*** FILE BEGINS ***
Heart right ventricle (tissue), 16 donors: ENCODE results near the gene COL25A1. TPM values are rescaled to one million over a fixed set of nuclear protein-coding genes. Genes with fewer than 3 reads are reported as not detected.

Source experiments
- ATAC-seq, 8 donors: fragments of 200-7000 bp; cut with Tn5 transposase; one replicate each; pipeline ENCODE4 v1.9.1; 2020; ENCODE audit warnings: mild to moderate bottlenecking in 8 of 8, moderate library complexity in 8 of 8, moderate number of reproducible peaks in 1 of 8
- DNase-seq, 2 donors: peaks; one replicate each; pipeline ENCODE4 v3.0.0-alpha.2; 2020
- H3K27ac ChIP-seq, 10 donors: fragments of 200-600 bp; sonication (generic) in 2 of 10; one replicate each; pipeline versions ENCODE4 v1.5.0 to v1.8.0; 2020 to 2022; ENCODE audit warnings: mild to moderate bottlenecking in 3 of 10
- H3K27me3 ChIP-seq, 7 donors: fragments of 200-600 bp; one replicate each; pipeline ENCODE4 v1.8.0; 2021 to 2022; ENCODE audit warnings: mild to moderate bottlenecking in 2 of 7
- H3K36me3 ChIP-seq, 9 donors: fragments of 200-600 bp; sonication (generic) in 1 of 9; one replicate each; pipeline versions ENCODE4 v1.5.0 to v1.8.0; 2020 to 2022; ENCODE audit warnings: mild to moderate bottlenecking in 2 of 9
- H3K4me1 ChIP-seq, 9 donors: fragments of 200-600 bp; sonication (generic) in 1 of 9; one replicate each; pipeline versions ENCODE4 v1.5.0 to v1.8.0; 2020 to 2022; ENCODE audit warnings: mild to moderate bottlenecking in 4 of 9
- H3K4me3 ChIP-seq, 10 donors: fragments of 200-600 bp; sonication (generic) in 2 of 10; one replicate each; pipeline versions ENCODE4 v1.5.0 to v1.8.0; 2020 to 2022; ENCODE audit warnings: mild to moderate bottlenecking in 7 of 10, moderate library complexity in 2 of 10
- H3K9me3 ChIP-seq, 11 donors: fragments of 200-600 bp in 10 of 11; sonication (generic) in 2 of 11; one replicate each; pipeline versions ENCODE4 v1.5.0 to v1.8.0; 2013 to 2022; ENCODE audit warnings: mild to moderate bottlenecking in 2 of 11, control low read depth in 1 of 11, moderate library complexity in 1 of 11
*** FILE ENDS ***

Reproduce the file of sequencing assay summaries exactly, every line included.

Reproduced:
Heart right ventricle (tissue), 16 donors: ENCODE results near the gene COL25A1. TPM values are rescaled to one million over a fixed set of nuclear protein-coding genes. Genes with fewer than 3 reads are reported as not detected.

Source experiments
- ATAC-seq, 8 donors: fragments of 200-7000 bp; cut with Tn5 transposase; one replicate each; pipeline ENCODE4 v1.9.1; 2020; ENCODE audit warnings: mild to moderate bottlenecking in 8 of 8, moderate library complexity in 8 of 8, moderate number of reproducible peaks in 1 of 8
- DNase-seq, 2 donors: peaks; one replicate each; pipeline ENCODE4 v3.0.0-alpha.2; 2020
- H3K27ac ChIP-seq, 10 donors: fragments of 200-600 bp; sonication (generic) in 2 of 10; one replicate each; pipeline versions ENCODE4 v1.5.0 to v1.8.0; 2020 to 2022; ENCODE audit warnings: mild to moderate bottlenecking in 3 of 10
- H3K27me3 ChIP-seq, 7 donors: fragments of 200-600 bp; one replicate each; pipeline ENCODE4 v1.8.0; 2021 to 2022; ENCODE audit warnings: mild to moderate bottlenecking in 2 of 7
- H3K36me3 ChIP-seq, 9 donors: fragments of 200-600 bp; sonication (generic) in 1 of 9; one replicate each; pipeline versions ENCODE4 v1.5.0 to v1.8.0; 2020 to 2022; ENCODE audit warnings: mild to moderate bottlenecking in 2 of 9
- H3K4me1 ChIP-seq, 9 donors: fragments of 200-600 bp; sonication (generic) in 1 of 9; one replicate each; pipeline versions ENCODE4 v1.5.0 to v1.8.0; 2020 to 2022; ENCODE audit warnings: mild to moderate bottlenecking in 4 of 9
- H3K4me3 ChIP-seq, 10 donors: fragments of 200-600 bp; sonication (generic) in 2 of 10; one replicate each; pipeline versions ENCODE4 v1.5.0 to v1.8.0; 2020 to 2022; ENCODE audit warnings: mild to moderate bottlenecking in 7 of 10, moderate library complexity in 2 of 10
- H3K9me3 ChIP-seq, 11 donors: fragments of 200-600 bp in 10 of 11; sonication (generic) in 2 of 11; one replicate each; pipeline versions ENCODE4 v1.5.0 to v1.8.0; 2013 to 2022; ENCODE audit warnings: mild to moderate bottlenecking in 2 of 11, control low read depth in 1 of 11, moderate library complexity in 1 of 11